Review: The Glass Menagerie (Arcola Theatre)
Femi Elufowoju Jr directs Tennessee Williams' memory play
Tennessee Williams' memory play is recast with an African American Wingfield family in this new production directed by Femi Elufowoju Jr. It has potential to bring a new reading of a mother wanting success for her children to light, but this casting doesn't seem to offer much of a new take on the well-known play.
Set in 1937 St Louis, the play which catapulted Williams to fame is based around Amanda Wingfield and her family, who, since her husband's absence, are struggling both financially and mentally. A family of dreamers, matriarch Amanda hopes that the arrival of a gentleman caller who can marry her ‘crippled' daughter Laura will solve the family's problems and allow her son Tom to be free of the burden of being the sole provider for the family.
A whirlwind of emotions, Lesley Ewen captivates as head of the household Amanda. From her almost deluded belief in her daughter to her affected laugh as she entertains a guest, there is a high emotion bubbling inside Ewen's Amanda throughout the performance which she is determined to keep hidden. In one short breath she goes from crying alone to vivaciously speaking to acquaintances on the phone. This is a woman who so desperately wants everything to go right but also knows how everything could go very wrong.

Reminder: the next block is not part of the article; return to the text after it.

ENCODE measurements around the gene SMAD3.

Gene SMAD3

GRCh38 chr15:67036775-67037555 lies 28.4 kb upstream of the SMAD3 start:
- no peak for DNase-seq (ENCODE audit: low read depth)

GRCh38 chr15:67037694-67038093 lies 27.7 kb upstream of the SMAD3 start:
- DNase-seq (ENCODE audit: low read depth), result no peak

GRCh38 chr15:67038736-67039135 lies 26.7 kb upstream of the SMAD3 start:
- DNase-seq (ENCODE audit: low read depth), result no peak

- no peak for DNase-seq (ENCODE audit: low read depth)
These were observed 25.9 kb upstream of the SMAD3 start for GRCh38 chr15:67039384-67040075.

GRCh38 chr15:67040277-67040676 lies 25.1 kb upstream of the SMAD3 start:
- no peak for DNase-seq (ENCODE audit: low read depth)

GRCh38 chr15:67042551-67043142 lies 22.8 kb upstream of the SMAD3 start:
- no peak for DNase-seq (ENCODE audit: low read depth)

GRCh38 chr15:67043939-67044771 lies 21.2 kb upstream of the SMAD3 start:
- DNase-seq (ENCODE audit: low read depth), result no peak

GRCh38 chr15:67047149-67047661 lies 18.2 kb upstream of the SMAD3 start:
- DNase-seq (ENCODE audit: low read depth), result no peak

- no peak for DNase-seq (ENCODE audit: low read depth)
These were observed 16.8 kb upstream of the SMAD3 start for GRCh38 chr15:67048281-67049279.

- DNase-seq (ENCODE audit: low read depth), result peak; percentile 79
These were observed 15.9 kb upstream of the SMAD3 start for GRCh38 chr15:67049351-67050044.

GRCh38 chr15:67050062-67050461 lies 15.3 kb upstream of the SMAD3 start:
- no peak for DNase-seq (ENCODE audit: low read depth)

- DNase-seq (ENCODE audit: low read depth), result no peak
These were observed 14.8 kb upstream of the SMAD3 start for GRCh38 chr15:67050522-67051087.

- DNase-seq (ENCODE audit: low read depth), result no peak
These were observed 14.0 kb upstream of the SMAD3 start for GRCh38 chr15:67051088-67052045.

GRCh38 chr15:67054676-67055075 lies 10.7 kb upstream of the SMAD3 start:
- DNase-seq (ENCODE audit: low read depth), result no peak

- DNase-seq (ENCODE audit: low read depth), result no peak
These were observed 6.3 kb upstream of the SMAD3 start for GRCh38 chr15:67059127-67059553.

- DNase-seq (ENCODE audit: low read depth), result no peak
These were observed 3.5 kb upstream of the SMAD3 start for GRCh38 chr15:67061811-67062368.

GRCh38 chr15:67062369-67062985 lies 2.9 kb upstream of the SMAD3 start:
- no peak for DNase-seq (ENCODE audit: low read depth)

Rebecca Brower's set design of a homely yet cramped apartment complete with steep stairs has slight touches of magic to it thanks to video designs by Arnim Friess. Placed on picture frames and mirrors, the videos accentuate themes of memory and how the characters view themselves, and it would be interesting to see a few more of these moments appear throughout the production. Scene changes set to music of the period and some sound effects of tinkling bells undercut the magic somewhat, but don't dramatically change the atmosphere.
In casting the Wingfield's as a black family, Elufowoju Jr has chosen to keep the gentleman caller Jim O'Connor (Charlie Maher) as a white man. In many productions, this character is often seen as romantic hope for Laura (Naima Swaleh, in her professional stage debut). Yet in this context he is a mainsplainer, dishing out advice which has not been sought. It's uncomfortable to watch him tell Laura about her ‘inferiority complex' whilst her eyes stare, sparkling, utterly enthralled by him.There's something intrinsically jarring about a white man proffering advice to a black disabled woman in the '30s and it plays against the text somewhat.
It's not only Laura whom Jim appears to lord over, as he tells Tom of his ambitions and public speaking class. Serving as our narrator, Michael Abubakar gives a collected performance as Tom, perfectly encapsulating a strained mother-son relationship. Abubakar and Ewen have great chemistry, and their fight is heart-breaking to watch unfold.
Though well-directed and with a fine cast, the tragedy of this production of The Glass Menagerie is that it is a missed opportunity. The casting should give the play something very new to say, but here it doesn't.